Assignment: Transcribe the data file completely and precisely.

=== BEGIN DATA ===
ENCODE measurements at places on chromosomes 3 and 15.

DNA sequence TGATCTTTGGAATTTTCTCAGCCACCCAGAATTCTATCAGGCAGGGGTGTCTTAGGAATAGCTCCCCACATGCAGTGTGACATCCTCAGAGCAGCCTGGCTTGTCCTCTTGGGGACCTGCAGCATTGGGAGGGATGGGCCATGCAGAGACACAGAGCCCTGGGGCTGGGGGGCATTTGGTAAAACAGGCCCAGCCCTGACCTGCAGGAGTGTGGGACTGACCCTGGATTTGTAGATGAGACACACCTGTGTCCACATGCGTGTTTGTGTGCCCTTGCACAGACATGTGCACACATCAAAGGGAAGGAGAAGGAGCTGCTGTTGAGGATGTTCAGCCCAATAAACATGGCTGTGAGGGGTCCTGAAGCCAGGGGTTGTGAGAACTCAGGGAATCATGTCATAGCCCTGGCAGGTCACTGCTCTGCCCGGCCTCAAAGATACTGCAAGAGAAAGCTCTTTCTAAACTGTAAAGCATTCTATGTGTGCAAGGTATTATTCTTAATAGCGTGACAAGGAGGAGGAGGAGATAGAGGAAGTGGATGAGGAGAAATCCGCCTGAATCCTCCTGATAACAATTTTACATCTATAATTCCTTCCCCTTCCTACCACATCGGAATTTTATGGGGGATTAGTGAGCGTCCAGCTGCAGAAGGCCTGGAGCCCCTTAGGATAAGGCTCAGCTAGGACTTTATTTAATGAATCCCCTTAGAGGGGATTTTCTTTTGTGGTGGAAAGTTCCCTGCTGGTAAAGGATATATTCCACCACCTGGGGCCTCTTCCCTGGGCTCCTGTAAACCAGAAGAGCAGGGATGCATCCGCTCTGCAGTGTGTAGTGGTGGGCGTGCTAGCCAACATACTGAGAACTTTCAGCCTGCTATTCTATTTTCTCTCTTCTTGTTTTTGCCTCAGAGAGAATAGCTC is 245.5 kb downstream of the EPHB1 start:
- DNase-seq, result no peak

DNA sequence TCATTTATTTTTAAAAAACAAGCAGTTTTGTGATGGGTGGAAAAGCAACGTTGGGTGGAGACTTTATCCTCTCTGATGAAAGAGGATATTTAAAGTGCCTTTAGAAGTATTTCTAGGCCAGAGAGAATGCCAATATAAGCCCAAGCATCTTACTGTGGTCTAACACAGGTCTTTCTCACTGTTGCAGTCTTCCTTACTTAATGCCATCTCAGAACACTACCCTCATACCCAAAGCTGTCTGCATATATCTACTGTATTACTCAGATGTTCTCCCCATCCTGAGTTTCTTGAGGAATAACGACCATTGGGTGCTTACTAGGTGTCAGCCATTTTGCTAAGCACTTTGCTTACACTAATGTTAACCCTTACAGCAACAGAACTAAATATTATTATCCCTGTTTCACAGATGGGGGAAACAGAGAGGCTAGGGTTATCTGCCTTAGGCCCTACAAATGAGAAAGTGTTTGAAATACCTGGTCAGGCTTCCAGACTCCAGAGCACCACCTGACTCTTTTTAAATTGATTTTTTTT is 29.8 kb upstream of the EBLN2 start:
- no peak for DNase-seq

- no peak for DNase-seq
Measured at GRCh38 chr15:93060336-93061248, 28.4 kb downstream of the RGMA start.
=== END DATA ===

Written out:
ENCODE measurements at places on chromosomes 3 and 15.

DNA sequence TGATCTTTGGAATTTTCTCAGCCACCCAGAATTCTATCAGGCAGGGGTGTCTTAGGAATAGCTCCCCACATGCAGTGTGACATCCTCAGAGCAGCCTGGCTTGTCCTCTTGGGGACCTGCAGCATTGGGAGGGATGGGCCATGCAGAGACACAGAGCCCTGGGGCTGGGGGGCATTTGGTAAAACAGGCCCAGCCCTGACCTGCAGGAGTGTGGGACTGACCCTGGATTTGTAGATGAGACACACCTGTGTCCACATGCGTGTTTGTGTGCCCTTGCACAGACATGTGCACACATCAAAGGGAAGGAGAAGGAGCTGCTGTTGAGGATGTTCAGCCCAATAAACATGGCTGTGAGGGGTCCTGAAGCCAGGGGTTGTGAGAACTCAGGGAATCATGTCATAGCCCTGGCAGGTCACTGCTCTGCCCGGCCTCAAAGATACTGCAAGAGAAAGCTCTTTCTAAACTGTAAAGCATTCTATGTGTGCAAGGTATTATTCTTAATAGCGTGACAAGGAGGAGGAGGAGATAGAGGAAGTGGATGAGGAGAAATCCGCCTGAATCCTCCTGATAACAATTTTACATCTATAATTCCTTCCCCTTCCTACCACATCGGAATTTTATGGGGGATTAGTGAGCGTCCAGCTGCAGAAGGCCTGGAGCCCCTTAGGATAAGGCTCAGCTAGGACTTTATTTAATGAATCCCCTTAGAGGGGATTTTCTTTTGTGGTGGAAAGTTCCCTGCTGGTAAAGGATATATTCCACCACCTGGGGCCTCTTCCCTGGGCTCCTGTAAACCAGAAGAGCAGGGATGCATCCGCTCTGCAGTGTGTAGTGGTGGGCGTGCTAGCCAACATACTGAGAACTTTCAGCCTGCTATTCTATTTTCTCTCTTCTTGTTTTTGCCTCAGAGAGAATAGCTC is 245.5 kb downstream of the EPHB1 start:
- DNase-seq, result no peak

DNA sequence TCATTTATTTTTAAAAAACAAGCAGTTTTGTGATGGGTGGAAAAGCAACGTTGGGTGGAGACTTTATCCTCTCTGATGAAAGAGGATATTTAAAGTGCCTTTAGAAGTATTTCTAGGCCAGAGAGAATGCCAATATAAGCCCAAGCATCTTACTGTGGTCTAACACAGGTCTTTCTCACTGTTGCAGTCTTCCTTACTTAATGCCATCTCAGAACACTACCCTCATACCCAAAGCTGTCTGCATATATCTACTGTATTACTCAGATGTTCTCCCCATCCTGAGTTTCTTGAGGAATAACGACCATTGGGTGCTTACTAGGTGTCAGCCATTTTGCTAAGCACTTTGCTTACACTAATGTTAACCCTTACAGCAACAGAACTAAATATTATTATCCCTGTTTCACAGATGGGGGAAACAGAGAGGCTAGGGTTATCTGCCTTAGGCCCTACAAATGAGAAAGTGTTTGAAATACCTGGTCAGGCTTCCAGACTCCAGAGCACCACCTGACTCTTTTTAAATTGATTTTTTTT is 29.8 kb upstream of the EBLN2 start:
- no peak for DNase-seq

- no peak for DNase-seq
Measured at GRCh38 chr15:93060336-93061248, 28.4 kb downstream of the RGMA start.